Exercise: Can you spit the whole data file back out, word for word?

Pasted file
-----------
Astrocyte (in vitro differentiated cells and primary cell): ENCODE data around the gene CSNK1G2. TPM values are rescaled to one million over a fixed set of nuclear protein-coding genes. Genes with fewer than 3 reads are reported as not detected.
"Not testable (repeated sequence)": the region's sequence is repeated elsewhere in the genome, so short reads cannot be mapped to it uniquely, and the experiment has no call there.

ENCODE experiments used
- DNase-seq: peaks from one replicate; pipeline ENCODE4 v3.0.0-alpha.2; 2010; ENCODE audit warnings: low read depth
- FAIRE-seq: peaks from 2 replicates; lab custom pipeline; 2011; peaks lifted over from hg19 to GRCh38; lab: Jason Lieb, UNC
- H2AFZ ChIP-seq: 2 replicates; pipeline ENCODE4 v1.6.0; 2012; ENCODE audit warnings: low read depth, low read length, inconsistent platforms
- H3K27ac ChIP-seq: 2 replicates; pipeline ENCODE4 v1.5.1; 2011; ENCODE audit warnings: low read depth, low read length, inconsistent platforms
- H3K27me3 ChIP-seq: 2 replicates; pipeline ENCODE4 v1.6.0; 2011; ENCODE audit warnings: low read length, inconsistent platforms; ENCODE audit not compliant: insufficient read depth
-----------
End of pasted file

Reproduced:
Astrocyte (in vitro differentiated cells and primary cell): ENCODE data around the gene CSNK1G2. TPM values are rescaled to one million over a fixed set of nuclear protein-coding genes. Genes with fewer than 3 reads are reported as not detected.
"Not testable (repeated sequence)": the region's sequence is repeated elsewhere in the genome, so short reads cannot be mapped to it uniquely, and the experiment has no call there.

ENCODE experiments used
- DNase-seq: peaks from one replicate; pipeline ENCODE4 v3.0.0-alpha.2; 2010; ENCODE audit warnings: low read depth
- FAIRE-seq: peaks from 2 replicates; lab custom pipeline; 2011; peaks lifted over from hg19 to GRCh38; lab: Jason Lieb, UNC
- H2AFZ ChIP-seq: 2 replicates; pipeline ENCODE4 v1.6.0; 2012; ENCODE audit warnings: low read depth, low read length, inconsistent platforms
- H3K27ac ChIP-seq: 2 replicates; pipeline ENCODE4 v1.5.1; 2011; ENCODE audit warnings: low read depth, low read length, inconsistent platforms
- H3K27me3 ChIP-seq: 2 replicates; pipeline ENCODE4 v1.6.0; 2011; ENCODE audit warnings: low read length, inconsistent platforms; ENCODE audit not compliant: insufficient read depth